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The COVID-19 pandemic has laid bare the many perils and injustices created by the digital divide in the United States. This divide is largely attributable to our reliance on highly monopolized markets to provide internet access based solely on the consideration of super profits and shareholder returns. We need a public option that will at once affirm the principle that the internet is a vital utility worthy of public investment and control while creating actual competition and innovation to bring affordable high-speed internet to all residents and businesses currently unserved or underserved by the incumbent telecommunications corporations operating here in Arlington.

In the early 2010s, Arlington County made the decision to break from its longstanding relationship with Comcast due to dissatisfaction over the costs and quality of their service. It then constructed its own network to provide internet access to all publicly owned buildings. By all accounts, the ConnectArlington network provides far better service than Comcast ever did and has already paid for itself. Despite that, when the pandemic hit, Arlington County was forced to pay $500,000 to Comcast to provide free internet service to low-income families because Virginia telecommunications laws bar the County from using its own network to do this itself. And who is responsible for those laws? Comcast (and the other big telecoms), of course.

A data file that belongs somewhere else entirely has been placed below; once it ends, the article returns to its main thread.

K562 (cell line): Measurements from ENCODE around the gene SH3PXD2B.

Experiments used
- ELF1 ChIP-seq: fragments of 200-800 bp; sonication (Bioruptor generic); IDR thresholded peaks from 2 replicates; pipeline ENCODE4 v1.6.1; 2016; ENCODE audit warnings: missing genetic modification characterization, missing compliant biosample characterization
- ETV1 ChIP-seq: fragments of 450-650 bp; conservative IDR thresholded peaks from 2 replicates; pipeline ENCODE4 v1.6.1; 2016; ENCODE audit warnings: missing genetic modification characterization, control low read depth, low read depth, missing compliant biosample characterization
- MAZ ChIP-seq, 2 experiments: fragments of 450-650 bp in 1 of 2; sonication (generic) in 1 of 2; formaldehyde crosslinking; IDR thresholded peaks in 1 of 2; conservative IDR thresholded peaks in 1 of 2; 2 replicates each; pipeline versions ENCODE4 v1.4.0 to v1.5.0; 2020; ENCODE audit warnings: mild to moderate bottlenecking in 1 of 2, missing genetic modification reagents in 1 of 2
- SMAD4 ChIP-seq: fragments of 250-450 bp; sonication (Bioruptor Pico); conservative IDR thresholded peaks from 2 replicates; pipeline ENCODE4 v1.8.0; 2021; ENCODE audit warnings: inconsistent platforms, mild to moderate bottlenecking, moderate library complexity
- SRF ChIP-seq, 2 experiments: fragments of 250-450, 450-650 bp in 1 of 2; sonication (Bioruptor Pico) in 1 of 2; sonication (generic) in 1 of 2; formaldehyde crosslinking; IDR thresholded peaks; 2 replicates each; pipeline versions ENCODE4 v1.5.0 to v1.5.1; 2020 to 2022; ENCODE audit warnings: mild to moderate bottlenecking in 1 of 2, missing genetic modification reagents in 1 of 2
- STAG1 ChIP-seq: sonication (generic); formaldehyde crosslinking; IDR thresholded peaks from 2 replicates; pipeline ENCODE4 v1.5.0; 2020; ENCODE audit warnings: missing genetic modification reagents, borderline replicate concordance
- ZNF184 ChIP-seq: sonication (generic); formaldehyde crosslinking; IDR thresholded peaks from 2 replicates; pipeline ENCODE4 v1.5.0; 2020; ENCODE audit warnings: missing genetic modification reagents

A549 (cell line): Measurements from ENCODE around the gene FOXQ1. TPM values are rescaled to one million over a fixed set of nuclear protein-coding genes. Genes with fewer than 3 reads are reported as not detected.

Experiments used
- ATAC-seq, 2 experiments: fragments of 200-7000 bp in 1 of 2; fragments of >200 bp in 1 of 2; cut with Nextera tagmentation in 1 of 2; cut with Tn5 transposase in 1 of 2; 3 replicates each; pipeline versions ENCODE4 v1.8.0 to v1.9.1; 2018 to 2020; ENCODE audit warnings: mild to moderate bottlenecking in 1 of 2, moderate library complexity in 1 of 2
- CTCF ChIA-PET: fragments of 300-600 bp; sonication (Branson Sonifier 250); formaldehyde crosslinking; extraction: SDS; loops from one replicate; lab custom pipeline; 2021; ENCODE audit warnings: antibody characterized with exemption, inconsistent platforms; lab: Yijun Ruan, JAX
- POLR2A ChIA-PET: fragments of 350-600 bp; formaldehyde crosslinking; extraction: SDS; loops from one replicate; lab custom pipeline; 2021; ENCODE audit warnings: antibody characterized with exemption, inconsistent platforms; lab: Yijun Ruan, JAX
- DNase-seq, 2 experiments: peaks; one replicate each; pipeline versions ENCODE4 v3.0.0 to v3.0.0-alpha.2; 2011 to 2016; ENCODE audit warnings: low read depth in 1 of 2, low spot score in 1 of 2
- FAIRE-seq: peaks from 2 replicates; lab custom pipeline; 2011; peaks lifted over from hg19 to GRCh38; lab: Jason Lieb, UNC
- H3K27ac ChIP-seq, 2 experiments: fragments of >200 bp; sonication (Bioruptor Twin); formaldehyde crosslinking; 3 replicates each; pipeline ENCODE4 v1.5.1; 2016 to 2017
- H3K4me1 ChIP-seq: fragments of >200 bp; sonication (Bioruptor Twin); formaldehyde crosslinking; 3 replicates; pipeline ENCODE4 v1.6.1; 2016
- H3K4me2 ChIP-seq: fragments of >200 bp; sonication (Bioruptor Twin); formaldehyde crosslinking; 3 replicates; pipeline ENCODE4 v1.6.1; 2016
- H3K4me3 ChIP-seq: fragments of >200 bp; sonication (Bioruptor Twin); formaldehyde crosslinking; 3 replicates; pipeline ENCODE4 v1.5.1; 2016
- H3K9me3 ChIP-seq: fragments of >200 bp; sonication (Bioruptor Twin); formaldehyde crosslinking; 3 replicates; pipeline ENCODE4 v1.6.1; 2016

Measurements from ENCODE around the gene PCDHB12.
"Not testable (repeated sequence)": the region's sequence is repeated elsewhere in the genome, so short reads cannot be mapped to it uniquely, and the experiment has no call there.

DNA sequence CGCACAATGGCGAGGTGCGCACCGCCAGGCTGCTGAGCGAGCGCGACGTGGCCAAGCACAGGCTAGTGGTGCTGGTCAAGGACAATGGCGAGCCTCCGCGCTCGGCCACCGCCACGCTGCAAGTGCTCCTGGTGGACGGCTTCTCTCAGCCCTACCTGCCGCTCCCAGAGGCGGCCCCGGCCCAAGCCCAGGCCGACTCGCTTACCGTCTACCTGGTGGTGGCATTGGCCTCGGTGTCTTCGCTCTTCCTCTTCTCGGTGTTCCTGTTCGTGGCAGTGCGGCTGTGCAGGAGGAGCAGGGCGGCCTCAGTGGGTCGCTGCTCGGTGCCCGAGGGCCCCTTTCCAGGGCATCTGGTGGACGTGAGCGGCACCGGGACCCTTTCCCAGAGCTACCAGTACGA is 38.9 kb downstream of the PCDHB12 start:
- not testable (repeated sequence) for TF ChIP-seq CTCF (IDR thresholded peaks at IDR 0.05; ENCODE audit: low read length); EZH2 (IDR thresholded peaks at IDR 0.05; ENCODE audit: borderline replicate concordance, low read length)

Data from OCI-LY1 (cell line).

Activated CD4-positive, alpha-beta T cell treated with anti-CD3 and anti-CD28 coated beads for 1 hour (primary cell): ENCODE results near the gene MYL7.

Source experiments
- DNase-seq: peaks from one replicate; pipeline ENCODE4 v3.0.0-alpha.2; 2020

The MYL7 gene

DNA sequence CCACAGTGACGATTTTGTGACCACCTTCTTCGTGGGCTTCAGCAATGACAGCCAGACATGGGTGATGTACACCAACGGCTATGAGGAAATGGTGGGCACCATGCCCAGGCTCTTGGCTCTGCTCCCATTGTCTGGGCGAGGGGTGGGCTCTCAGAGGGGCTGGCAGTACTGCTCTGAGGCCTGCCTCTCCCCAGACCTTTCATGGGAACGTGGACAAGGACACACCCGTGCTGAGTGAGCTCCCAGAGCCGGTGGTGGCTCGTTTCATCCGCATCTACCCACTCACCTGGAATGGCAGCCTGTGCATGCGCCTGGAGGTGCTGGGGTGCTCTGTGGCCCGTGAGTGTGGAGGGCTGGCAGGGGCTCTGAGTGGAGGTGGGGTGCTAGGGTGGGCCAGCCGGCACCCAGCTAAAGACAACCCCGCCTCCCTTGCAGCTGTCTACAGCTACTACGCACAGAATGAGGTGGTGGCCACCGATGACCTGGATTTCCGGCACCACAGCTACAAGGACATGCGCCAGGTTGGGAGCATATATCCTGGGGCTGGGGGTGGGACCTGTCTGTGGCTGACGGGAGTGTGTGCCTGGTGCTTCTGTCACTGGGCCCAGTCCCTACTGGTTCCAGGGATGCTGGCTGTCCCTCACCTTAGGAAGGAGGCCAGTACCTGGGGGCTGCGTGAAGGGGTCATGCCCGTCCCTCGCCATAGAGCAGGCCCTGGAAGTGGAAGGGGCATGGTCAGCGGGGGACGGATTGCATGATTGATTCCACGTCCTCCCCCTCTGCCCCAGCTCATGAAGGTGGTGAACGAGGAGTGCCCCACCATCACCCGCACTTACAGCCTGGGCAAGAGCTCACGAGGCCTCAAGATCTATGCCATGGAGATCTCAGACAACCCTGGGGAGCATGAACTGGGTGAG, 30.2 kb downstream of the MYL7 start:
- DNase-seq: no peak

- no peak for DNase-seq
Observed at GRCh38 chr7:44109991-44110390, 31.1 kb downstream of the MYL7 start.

Despite certain misconceptions about legal constraints on municipal broadband in Virginia, Arlington does have a way around this problem, which is to form a broadband authority under The Virginia Wireless Service Authority Act (VWSAA) and create an open access network that connects to all buildings and residences in the county. Multiple cities and counties in Virginia have already taken this route, the most successful examples being the Roanoke Valley Broadband Authority and the Eastern Shore of Virginia Broadband Authority (ESVBA). An Arlington broadband authority could build a county-wide fiber-to-the-home network that is publicly owned and operated, but uses software defined networks to have private ISPs compete to provide low-cost, high-speed service – a model that was pioneered in Ammon, ID and has been highly successful.

Therefore, we the undersigned urge you to act swiftly to form a broadband authority for Arlington County under the powers granted to counties, cities and towns in Virginia by The Virginia Wireless Service Authority Act. Further, we urge that this broadband authority be used to create an open access network that provides fiber-to-the-premises connections for residences and businesses on an opt-in basis throughout Arlington, incorporating the best practices of the existing broadband authorities here in VA and pioneering models like the municipal network in Ammon in Idaho.